1. At what point in your life have you gone for a HIV test, and have you been made aware that you are HIV positive, and are now living with HIV/AIDS? 

>     I got tested for HIV by accident. Prior to the test I had Sexually Transmitted Infection and that prompted me to see a doctor. After the consultation he immediately asked me to get tested for HIV. I followed his request and took the test the same day.
Without the Sexually Transmitted infection I think now I would still not be aware of my status.
Within a week the Medical technologist informed me that the initial screening turned out positive and she told me that they will be forwarding it to another hospital to do the confirmatory/western blot test. I waited for 2-3 weeks and when the result was released I immediately claimed it and then there, WESTERN BLOT revealed REACTIVE for HIV.
I never imagined me becoming HIV positive.

2. What was the reaction of your family, community and neighbors to your HIV status?

>     With my family, my mother was the most affected. I saw her cry several times for a week. It was so much for her to take that’s why she really can’t contain her feelings and vented it out with some of my relatives who also knew my HIV status. With my father there was not really much of a reaction, I think my dad was very understanding and he knew that there was no place for sermons and so he just kept quiet but even though I haven’t heard a thing from him but still he showed compassion and love with me since he was the only one who accompanies me during weekends at my apartment.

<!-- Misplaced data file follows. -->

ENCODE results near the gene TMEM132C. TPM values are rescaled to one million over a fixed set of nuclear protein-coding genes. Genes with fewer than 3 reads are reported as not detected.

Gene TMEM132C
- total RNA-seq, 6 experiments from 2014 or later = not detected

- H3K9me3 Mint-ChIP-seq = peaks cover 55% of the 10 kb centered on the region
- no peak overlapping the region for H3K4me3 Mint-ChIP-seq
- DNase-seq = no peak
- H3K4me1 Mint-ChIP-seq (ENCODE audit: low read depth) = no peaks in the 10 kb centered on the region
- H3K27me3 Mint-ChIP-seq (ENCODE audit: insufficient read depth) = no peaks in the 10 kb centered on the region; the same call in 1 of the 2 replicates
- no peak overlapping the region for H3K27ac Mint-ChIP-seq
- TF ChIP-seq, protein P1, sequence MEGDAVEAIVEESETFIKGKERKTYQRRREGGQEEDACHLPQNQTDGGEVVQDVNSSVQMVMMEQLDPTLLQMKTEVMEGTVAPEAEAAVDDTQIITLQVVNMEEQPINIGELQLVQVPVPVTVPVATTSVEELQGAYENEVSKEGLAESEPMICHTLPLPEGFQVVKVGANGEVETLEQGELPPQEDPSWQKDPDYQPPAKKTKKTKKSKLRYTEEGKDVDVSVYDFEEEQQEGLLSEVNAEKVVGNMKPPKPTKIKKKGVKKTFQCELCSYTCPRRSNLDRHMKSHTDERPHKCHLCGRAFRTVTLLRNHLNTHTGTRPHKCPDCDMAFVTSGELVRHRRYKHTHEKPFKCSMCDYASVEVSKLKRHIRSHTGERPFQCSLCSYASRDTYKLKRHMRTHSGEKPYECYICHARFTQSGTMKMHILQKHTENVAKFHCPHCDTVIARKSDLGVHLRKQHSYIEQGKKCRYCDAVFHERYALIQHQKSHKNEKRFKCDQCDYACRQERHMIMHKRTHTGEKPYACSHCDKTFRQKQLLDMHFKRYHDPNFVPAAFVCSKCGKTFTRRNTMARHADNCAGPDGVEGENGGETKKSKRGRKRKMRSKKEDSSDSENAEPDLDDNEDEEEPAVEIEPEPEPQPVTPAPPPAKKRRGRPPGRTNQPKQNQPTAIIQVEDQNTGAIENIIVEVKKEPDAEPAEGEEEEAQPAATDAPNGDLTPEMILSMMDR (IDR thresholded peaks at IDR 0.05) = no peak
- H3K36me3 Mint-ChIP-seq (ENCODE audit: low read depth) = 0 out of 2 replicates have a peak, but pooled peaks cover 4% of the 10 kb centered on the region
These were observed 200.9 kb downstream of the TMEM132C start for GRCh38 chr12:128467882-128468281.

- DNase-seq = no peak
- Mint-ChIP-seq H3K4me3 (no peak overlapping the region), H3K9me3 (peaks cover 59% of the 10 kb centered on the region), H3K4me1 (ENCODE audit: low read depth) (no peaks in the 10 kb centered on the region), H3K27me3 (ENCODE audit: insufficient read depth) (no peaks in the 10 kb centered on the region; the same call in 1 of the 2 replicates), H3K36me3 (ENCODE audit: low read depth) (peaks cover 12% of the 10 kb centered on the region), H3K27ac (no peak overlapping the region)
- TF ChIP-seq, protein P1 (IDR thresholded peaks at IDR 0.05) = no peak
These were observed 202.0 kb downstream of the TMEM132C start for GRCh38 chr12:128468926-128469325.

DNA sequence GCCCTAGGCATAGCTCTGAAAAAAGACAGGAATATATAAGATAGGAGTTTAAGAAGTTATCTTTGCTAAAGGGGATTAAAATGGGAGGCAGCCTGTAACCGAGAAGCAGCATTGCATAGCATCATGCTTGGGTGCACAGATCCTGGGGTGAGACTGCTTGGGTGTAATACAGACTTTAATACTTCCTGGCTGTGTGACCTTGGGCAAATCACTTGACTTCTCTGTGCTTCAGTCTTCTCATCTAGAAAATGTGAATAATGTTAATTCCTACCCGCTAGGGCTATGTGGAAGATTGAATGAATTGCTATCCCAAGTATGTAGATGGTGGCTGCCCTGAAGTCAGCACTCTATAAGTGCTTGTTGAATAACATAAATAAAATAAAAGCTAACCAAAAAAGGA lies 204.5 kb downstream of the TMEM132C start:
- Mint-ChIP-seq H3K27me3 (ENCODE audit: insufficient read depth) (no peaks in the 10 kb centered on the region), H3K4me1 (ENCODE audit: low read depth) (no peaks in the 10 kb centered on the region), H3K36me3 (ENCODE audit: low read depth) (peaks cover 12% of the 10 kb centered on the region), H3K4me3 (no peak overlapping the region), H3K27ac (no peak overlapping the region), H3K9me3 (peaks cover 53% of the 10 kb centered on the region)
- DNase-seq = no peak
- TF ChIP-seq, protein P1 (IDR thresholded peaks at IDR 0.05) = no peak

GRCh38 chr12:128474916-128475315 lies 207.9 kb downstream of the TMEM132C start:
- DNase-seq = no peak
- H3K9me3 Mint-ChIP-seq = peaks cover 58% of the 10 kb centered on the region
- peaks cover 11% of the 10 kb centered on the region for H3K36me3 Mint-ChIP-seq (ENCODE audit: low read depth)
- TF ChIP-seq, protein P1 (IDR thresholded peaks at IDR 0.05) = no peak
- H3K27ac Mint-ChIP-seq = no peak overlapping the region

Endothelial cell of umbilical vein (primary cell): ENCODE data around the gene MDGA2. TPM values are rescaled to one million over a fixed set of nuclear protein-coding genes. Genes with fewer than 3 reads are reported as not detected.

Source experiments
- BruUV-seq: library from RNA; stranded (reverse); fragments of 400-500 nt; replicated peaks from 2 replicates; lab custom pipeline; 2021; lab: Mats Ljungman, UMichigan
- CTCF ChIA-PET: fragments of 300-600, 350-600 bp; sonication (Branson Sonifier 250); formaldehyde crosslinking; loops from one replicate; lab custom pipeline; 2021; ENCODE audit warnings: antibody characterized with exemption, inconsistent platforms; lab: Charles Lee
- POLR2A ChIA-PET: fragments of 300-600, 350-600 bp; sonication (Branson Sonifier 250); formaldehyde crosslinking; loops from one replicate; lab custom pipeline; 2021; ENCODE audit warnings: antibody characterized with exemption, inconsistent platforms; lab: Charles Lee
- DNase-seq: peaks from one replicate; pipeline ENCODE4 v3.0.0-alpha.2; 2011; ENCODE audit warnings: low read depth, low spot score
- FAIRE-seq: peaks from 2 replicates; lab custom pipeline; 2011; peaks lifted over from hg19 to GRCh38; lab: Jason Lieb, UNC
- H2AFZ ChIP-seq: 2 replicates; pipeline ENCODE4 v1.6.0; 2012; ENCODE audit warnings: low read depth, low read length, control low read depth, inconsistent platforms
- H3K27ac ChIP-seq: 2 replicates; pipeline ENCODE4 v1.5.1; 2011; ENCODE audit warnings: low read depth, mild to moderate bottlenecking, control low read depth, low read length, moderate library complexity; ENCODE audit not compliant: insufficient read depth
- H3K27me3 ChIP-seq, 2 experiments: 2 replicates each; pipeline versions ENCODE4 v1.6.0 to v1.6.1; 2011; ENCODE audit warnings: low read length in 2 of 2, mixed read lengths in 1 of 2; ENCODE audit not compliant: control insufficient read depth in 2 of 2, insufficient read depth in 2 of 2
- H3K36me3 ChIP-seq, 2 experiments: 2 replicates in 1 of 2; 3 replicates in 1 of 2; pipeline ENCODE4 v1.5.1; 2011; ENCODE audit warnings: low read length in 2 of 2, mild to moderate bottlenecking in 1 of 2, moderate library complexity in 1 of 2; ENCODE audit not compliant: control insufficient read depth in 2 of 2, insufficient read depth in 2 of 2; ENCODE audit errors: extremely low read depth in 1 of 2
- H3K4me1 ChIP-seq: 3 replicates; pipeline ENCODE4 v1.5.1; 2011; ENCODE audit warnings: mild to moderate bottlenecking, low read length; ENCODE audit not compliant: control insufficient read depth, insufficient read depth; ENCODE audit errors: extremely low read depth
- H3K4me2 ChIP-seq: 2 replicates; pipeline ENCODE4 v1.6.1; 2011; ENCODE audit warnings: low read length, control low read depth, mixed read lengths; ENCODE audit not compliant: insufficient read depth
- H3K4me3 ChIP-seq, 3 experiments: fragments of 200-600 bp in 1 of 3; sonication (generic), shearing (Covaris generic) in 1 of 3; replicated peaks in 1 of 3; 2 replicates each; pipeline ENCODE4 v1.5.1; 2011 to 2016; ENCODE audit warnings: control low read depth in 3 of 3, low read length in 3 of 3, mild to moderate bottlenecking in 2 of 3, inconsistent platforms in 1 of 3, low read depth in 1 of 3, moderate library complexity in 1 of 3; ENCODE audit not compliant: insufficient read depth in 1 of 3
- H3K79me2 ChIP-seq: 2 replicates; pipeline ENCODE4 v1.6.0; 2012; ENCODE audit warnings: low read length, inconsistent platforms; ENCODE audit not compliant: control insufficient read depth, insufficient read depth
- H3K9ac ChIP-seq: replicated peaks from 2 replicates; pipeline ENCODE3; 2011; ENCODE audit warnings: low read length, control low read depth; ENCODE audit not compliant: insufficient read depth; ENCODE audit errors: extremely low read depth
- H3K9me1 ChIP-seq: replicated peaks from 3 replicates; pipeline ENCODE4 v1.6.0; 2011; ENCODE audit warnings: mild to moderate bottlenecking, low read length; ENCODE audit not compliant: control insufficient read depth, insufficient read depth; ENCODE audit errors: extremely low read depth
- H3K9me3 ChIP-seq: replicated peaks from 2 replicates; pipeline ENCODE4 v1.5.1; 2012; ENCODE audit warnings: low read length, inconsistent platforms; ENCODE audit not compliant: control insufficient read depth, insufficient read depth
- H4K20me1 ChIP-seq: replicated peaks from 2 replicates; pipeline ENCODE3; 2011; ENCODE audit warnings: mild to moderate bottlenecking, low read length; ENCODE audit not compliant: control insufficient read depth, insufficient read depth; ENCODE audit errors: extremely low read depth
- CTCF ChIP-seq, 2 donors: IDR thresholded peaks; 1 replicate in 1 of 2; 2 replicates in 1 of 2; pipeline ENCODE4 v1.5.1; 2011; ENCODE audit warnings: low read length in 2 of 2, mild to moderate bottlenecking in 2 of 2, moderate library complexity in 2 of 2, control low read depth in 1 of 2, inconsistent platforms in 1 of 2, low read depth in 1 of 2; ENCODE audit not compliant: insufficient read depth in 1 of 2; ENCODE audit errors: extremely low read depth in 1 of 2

I also start to disclose my status with friends whom I know I can trust and so far I haven’t got any negative feedback or stigma and discrimination from them. They accepted my condition wholeheartedly and ever since we became closer with each other.
With the community, I am starting to do disclosing my status through testimonials. But before that I make sure that an HIV 101 lecture was done and they were corrected with the right information. And right after I say my story I entertain their questions and answer them direct to the point and with the facts.

3. What are your experiences of living with HIV? 

>     My experiences as a person living with HIV was a very challenging part because I there were a  lot of things running in my head and there were times that I cannot sleep and sometimes  I just cry because I don’t know what to do.
It took a while before I came up to a realization that I have to accept my condition and move on with life. And ever since then I became very OPTIMISTIC with life.